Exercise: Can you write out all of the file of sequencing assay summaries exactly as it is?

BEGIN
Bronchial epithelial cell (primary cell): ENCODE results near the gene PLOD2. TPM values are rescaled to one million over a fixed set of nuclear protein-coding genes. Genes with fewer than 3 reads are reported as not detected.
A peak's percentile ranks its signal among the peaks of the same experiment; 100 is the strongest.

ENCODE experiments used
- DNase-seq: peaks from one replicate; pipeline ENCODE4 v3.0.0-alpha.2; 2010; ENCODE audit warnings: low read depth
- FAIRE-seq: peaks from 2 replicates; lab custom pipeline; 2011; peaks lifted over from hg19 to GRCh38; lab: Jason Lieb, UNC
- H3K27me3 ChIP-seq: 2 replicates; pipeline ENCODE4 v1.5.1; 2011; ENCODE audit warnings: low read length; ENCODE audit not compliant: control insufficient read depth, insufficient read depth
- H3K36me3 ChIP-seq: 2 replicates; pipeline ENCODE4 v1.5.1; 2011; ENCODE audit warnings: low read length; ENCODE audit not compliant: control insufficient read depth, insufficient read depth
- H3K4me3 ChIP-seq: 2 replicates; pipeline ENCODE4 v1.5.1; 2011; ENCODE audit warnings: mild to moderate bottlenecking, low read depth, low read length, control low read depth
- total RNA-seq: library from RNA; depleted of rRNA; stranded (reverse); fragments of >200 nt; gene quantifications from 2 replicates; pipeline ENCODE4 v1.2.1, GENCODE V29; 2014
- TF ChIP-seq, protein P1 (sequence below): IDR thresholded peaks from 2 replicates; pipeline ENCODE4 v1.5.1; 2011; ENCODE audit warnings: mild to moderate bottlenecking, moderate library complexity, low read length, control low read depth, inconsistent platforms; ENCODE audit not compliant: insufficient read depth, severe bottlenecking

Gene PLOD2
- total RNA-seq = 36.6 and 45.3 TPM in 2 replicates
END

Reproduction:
Bronchial epithelial cell (primary cell): ENCODE results near the gene PLOD2. TPM values are rescaled to one million over a fixed set of nuclear protein-coding genes. Genes with fewer than 3 reads are reported as not detected.
A peak's percentile ranks its signal among the peaks of the same experiment; 100 is the strongest.

ENCODE experiments used
- DNase-seq: peaks from one replicate; pipeline ENCODE4 v3.0.0-alpha.2; 2010; ENCODE audit warnings: low read depth
- FAIRE-seq: peaks from 2 replicates; lab custom pipeline; 2011; peaks lifted over from hg19 to GRCh38; lab: Jason Lieb, UNC
- H3K27me3 ChIP-seq: 2 replicates; pipeline ENCODE4 v1.5.1; 2011; ENCODE audit warnings: low read length; ENCODE audit not compliant: control insufficient read depth, insufficient read depth
- H3K36me3 ChIP-seq: 2 replicates; pipeline ENCODE4 v1.5.1; 2011; ENCODE audit warnings: low read length; ENCODE audit not compliant: control insufficient read depth, insufficient read depth
- H3K4me3 ChIP-seq: 2 replicates; pipeline ENCODE4 v1.5.1; 2011; ENCODE audit warnings: mild to moderate bottlenecking, low read depth, low read length, control low read depth
- total RNA-seq: library from RNA; depleted of rRNA; stranded (reverse); fragments of >200 nt; gene quantifications from 2 replicates; pipeline ENCODE4 v1.2.1, GENCODE V29; 2014
- TF ChIP-seq, protein P1 (sequence below): IDR thresholded peaks from 2 replicates; pipeline ENCODE4 v1.5.1; 2011; ENCODE audit warnings: mild to moderate bottlenecking, moderate library complexity, low read length, control low read depth, inconsistent platforms; ENCODE audit not compliant: insufficient read depth, severe bottlenecking

Gene PLOD2
- total RNA-seq = 36.6 and 45.3 TPM in 2 replicates